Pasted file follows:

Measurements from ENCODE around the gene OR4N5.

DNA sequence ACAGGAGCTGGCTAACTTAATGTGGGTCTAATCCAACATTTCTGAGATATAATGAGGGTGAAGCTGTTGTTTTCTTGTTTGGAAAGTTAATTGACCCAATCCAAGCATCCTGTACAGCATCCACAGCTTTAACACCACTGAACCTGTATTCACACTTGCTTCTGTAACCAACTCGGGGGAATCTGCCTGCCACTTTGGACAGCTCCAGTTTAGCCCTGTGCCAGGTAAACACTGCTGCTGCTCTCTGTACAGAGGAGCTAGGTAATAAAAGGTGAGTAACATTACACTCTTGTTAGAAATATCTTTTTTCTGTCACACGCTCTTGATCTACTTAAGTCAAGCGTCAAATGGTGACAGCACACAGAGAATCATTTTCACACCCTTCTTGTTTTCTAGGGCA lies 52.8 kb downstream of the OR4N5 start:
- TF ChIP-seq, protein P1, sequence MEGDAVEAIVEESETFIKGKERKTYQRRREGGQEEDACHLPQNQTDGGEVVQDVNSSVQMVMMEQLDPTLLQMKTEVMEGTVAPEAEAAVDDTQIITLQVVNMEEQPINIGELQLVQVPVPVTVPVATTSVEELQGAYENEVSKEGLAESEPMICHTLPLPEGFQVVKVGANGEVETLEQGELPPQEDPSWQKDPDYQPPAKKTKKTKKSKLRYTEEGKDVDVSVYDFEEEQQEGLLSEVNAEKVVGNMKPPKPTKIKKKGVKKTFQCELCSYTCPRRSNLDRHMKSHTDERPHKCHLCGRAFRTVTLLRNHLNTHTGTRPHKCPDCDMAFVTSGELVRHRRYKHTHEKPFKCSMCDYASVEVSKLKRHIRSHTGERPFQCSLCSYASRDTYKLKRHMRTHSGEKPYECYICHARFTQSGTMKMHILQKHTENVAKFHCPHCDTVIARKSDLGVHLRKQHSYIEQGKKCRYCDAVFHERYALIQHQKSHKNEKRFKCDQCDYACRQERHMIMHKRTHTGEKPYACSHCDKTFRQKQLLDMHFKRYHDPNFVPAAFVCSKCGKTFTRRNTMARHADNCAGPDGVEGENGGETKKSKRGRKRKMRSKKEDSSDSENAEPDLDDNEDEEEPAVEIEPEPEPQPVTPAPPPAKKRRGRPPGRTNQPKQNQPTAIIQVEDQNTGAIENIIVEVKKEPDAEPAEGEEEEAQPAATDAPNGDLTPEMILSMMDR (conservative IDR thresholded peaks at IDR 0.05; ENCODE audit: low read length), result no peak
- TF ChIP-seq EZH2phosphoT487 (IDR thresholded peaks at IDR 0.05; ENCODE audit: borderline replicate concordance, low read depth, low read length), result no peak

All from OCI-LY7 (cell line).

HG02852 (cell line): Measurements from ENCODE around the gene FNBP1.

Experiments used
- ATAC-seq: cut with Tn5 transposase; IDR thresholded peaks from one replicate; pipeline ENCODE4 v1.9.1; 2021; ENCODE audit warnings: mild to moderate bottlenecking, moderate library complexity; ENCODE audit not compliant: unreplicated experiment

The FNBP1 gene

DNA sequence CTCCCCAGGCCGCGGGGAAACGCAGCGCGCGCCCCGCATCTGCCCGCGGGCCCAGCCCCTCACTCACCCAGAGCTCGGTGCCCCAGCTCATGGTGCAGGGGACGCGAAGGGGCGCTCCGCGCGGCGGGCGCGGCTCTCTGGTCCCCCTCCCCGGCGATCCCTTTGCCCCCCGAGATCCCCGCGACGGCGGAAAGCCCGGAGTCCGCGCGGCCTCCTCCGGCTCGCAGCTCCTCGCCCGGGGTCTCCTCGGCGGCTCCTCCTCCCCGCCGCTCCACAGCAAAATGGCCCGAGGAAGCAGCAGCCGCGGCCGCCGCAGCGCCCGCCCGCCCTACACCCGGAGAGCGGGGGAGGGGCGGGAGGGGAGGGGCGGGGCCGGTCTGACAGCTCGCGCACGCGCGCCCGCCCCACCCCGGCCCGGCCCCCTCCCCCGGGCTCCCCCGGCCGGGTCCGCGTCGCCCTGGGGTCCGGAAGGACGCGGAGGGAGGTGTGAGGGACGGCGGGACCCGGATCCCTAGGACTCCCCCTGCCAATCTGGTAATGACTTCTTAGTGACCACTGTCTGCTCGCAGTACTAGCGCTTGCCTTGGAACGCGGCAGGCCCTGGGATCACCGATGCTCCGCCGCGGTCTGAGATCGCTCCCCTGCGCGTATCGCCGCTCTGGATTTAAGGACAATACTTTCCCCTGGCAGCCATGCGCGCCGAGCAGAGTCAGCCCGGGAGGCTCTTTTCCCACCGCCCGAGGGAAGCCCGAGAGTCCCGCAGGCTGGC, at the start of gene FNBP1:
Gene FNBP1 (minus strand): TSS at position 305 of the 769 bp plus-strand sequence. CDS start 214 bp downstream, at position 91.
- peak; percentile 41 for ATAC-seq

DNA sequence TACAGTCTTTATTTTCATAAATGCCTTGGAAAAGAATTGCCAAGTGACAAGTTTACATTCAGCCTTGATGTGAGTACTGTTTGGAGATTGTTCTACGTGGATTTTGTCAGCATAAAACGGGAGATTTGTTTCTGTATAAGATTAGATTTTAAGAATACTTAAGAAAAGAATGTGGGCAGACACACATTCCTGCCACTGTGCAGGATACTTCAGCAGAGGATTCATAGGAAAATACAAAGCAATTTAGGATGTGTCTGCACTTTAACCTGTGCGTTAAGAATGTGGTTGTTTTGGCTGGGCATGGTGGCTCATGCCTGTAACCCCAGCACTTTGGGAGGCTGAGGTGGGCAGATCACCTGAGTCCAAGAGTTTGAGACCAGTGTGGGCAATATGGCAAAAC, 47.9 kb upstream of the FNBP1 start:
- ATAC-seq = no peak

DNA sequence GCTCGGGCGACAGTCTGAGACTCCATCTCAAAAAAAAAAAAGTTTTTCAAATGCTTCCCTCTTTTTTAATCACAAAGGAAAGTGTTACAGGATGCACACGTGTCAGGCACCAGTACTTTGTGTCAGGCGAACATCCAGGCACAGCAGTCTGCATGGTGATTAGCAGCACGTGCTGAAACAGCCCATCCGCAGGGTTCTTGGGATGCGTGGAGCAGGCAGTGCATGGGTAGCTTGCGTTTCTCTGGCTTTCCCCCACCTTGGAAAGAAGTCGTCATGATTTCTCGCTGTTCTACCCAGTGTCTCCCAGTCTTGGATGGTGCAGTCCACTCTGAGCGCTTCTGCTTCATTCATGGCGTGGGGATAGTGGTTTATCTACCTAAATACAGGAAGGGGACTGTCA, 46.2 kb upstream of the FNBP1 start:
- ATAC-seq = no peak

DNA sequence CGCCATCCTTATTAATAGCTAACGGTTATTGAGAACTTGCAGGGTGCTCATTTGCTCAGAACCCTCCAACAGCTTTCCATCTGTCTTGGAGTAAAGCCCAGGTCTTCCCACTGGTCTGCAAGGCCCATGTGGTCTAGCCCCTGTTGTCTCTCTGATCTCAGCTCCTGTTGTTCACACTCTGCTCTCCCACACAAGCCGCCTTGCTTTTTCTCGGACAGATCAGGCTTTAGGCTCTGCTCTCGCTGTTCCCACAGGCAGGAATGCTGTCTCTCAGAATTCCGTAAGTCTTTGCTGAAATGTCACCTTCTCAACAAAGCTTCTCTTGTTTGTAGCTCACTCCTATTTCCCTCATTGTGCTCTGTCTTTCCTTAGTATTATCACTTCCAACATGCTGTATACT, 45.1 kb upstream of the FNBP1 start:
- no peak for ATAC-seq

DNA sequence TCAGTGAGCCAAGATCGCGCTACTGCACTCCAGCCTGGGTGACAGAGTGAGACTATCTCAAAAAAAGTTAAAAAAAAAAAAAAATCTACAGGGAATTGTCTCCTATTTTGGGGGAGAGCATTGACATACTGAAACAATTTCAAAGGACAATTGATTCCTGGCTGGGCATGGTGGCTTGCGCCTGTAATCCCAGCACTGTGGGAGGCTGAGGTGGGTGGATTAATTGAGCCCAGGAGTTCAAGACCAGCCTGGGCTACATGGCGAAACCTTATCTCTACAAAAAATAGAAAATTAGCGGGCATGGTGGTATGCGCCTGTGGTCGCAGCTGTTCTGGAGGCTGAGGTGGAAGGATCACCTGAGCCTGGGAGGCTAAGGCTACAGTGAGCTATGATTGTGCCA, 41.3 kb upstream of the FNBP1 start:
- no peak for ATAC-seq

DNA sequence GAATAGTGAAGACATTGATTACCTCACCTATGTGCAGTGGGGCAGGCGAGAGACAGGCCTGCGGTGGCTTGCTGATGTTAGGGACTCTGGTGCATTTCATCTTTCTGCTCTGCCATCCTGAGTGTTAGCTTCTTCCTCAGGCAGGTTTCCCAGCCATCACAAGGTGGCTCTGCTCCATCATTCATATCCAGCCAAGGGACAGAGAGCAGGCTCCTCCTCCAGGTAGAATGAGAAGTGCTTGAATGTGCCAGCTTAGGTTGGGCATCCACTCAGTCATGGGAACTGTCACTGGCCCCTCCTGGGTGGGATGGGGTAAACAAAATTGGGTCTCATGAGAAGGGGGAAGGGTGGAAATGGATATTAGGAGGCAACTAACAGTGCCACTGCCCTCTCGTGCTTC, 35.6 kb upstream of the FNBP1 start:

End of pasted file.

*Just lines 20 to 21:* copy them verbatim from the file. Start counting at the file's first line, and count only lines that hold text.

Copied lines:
- no peak for ATAC-seq

DNA sequence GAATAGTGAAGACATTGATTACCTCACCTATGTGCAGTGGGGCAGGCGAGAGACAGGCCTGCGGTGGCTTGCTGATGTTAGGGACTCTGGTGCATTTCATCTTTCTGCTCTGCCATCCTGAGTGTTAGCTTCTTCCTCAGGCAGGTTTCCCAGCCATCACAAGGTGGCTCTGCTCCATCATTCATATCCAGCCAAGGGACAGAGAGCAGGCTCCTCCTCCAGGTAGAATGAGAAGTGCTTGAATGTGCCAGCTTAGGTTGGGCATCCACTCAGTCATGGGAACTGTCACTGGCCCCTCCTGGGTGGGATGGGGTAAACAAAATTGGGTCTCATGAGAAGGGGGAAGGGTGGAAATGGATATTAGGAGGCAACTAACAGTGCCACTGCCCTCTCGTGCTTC, 35.6 kb upstream of the FNBP1 start: